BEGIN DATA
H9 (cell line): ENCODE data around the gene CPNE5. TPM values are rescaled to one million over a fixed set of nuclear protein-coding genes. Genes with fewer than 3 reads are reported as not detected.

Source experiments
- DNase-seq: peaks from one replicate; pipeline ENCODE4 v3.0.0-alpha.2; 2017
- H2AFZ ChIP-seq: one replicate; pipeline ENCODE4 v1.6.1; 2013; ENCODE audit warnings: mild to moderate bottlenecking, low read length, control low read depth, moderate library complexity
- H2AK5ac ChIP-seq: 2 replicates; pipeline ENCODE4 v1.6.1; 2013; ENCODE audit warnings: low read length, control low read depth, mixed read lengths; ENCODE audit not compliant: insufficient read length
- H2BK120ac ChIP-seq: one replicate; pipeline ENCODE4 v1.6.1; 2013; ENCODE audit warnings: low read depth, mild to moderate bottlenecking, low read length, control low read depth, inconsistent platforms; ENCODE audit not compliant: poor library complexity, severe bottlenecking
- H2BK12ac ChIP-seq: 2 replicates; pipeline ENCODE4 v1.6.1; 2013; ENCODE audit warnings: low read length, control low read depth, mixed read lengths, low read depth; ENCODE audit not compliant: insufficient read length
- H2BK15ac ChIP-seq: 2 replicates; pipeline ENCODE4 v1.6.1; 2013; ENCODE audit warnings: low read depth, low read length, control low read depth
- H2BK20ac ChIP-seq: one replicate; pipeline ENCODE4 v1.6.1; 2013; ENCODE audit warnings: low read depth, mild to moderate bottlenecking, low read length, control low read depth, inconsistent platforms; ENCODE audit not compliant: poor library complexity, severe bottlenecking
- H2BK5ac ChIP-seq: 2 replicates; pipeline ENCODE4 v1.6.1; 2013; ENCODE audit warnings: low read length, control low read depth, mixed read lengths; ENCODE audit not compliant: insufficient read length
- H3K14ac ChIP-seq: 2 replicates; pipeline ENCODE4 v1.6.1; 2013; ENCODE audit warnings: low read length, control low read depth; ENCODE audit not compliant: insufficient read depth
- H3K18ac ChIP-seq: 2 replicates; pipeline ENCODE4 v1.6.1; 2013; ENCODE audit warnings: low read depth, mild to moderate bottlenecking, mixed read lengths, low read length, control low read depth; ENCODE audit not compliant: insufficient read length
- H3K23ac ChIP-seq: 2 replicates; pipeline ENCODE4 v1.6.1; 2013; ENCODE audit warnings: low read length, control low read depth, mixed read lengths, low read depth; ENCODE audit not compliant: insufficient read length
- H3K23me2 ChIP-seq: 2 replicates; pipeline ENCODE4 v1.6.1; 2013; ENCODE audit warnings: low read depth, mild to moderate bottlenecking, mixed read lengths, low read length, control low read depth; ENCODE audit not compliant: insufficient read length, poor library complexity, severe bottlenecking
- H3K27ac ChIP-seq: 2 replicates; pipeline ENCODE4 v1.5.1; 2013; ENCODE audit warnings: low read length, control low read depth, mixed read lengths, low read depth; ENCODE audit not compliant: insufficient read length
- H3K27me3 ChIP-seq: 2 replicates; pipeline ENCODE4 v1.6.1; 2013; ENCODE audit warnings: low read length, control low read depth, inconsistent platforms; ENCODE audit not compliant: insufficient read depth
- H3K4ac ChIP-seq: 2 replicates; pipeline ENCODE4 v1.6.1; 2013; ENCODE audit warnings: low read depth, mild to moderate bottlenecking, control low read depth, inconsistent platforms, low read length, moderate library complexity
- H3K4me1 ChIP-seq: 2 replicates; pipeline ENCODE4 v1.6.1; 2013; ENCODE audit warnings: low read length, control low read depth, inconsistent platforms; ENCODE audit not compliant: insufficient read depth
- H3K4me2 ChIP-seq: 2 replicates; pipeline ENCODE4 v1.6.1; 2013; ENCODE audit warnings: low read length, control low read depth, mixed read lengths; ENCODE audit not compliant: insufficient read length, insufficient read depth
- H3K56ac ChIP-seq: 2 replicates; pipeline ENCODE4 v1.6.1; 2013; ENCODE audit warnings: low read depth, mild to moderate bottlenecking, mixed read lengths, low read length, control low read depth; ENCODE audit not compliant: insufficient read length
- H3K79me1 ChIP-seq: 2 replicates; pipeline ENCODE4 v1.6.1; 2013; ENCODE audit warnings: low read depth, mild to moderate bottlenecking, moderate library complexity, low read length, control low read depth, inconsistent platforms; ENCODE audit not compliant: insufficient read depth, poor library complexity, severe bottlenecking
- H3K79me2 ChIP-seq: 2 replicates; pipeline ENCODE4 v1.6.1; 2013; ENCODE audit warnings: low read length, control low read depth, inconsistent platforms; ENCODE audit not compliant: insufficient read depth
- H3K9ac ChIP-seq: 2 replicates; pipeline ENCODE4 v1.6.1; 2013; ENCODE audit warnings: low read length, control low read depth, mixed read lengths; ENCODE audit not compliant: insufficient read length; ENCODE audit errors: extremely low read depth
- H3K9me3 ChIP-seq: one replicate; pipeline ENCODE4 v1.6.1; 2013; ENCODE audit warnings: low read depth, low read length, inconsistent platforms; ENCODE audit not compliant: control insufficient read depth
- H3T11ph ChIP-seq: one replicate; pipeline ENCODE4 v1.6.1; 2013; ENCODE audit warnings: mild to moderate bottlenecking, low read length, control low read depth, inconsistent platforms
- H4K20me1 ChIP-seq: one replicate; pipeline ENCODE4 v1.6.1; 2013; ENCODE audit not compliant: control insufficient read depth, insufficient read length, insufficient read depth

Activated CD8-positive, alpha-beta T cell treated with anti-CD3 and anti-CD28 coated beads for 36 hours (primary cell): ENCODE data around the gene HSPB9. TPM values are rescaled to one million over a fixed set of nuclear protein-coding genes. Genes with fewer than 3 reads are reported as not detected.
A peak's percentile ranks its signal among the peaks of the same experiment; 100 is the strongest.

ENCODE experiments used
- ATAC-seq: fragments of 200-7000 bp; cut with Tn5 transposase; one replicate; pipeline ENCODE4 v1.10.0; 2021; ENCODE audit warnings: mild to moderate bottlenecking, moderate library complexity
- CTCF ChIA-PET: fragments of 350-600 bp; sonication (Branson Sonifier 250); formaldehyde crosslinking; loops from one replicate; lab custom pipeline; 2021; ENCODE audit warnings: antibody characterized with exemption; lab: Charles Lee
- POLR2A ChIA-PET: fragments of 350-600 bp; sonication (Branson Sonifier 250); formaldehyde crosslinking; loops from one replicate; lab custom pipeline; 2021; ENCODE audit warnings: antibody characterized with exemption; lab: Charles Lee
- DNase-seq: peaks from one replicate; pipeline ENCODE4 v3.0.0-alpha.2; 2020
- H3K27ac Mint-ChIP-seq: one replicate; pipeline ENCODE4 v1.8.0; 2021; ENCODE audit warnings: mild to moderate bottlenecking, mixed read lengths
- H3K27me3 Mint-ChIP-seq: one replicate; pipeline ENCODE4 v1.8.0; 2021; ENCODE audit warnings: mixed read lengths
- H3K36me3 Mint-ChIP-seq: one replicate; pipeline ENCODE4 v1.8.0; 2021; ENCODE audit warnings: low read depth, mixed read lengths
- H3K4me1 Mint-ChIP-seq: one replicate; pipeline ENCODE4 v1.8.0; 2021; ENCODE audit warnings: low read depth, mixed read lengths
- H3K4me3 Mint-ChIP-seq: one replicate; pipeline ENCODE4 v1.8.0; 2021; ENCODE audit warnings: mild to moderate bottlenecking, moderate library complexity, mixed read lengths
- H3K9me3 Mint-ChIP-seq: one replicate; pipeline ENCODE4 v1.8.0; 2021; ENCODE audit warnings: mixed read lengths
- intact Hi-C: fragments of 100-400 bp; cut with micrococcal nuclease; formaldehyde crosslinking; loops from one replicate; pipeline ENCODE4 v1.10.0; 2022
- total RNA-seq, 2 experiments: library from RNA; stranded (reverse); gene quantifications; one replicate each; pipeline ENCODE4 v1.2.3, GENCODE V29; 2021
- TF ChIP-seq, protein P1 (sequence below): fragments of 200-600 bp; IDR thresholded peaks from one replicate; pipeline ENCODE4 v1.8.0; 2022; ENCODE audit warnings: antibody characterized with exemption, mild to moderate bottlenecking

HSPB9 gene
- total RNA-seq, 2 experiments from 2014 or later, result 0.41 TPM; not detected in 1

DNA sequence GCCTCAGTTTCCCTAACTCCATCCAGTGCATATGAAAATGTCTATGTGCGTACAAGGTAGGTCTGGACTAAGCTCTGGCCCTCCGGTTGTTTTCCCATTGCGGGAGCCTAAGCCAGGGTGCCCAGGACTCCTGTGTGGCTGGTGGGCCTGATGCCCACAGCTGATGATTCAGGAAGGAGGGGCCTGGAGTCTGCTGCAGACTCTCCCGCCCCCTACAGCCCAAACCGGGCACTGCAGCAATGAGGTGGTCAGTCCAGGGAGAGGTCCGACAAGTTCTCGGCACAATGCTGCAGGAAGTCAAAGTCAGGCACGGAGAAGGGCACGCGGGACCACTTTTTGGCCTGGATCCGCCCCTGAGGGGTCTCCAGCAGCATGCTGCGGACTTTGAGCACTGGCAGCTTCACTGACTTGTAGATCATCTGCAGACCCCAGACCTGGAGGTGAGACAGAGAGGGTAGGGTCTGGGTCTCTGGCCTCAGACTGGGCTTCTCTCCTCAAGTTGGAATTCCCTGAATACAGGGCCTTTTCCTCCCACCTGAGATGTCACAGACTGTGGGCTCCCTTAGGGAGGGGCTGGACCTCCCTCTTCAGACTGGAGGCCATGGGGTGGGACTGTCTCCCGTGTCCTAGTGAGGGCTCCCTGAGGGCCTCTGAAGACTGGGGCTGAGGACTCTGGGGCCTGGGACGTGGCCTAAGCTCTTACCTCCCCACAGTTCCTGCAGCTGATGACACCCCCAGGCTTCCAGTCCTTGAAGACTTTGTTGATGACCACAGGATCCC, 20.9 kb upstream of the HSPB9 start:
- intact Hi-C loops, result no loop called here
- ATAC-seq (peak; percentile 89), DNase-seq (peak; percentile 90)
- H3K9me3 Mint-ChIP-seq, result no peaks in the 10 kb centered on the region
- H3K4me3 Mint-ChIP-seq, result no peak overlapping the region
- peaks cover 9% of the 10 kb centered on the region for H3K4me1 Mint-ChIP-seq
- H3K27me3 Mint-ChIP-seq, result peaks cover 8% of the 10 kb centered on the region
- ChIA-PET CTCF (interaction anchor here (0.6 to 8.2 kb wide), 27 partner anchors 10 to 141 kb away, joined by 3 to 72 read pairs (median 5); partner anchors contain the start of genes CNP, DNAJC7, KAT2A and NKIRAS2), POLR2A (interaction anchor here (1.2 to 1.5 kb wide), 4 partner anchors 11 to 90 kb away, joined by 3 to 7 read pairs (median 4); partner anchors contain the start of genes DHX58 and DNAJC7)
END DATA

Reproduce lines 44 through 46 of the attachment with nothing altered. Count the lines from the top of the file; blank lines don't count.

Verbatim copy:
- total RNA-seq, 2 experiments from 2014 or later, result 0.41 TPM; not detected in 1

DNA sequence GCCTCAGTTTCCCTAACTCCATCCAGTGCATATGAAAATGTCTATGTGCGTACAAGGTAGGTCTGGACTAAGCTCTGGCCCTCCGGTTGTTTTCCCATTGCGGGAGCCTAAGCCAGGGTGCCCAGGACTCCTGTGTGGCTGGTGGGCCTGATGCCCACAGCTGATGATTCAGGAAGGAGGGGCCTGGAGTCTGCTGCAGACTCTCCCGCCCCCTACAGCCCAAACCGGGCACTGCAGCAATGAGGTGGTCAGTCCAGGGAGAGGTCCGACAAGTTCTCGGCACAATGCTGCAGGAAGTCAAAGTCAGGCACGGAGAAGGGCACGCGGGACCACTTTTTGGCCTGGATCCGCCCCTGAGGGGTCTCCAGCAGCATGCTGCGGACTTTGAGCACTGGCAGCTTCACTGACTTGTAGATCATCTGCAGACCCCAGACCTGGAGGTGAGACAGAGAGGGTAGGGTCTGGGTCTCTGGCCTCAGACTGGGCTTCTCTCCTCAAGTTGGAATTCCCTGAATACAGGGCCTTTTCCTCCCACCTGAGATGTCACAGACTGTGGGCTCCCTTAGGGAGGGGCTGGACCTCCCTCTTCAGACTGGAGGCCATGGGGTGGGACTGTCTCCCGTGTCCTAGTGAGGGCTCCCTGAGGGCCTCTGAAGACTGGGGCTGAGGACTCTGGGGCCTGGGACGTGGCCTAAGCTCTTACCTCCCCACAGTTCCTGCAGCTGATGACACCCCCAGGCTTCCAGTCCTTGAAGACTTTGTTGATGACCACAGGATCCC, 20.9 kb upstream of the HSPB9 start:
- intact Hi-C loops, result no loop called here